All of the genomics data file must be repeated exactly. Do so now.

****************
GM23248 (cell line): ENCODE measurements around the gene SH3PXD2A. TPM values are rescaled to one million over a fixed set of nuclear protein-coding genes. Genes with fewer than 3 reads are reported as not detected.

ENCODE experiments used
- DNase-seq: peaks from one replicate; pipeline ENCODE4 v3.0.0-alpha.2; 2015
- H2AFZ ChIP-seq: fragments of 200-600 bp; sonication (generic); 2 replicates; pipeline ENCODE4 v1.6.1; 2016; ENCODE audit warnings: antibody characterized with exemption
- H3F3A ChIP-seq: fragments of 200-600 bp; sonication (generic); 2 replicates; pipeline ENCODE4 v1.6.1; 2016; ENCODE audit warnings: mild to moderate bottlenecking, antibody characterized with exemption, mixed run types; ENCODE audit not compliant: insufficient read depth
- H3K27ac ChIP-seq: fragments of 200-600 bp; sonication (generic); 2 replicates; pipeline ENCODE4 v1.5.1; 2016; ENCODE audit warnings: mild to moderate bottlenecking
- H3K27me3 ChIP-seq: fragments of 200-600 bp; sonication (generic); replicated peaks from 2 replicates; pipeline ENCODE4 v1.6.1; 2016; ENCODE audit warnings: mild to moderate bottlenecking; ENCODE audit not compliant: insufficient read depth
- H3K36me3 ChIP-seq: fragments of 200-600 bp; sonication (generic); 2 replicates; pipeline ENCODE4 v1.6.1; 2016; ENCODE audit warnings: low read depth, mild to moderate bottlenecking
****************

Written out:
GM23248 (cell line): ENCODE measurements around the gene SH3PXD2A. TPM values are rescaled to one million over a fixed set of nuclear protein-coding genes. Genes with fewer than 3 reads are reported as not detected.

ENCODE experiments used
- DNase-seq: peaks from one replicate; pipeline ENCODE4 v3.0.0-alpha.2; 2015
- H2AFZ ChIP-seq: fragments of 200-600 bp; sonication (generic); 2 replicates; pipeline ENCODE4 v1.6.1; 2016; ENCODE audit warnings: antibody characterized with exemption
- H3F3A ChIP-seq: fragments of 200-600 bp; sonication (generic); 2 replicates; pipeline ENCODE4 v1.6.1; 2016; ENCODE audit warnings: mild to moderate bottlenecking, antibody characterized with exemption, mixed run types; ENCODE audit not compliant: insufficient read depth
- H3K27ac ChIP-seq: fragments of 200-600 bp; sonication (generic); 2 replicates; pipeline ENCODE4 v1.5.1; 2016; ENCODE audit warnings: mild to moderate bottlenecking
- H3K27me3 ChIP-seq: fragments of 200-600 bp; sonication (generic); replicated peaks from 2 replicates; pipeline ENCODE4 v1.6.1; 2016; ENCODE audit warnings: mild to moderate bottlenecking; ENCODE audit not compliant: insufficient read depth
- H3K36me3 ChIP-seq: fragments of 200-600 bp; sonication (generic); 2 replicates; pipeline ENCODE4 v1.6.1; 2016; ENCODE audit warnings: low read depth, mild to moderate bottlenecking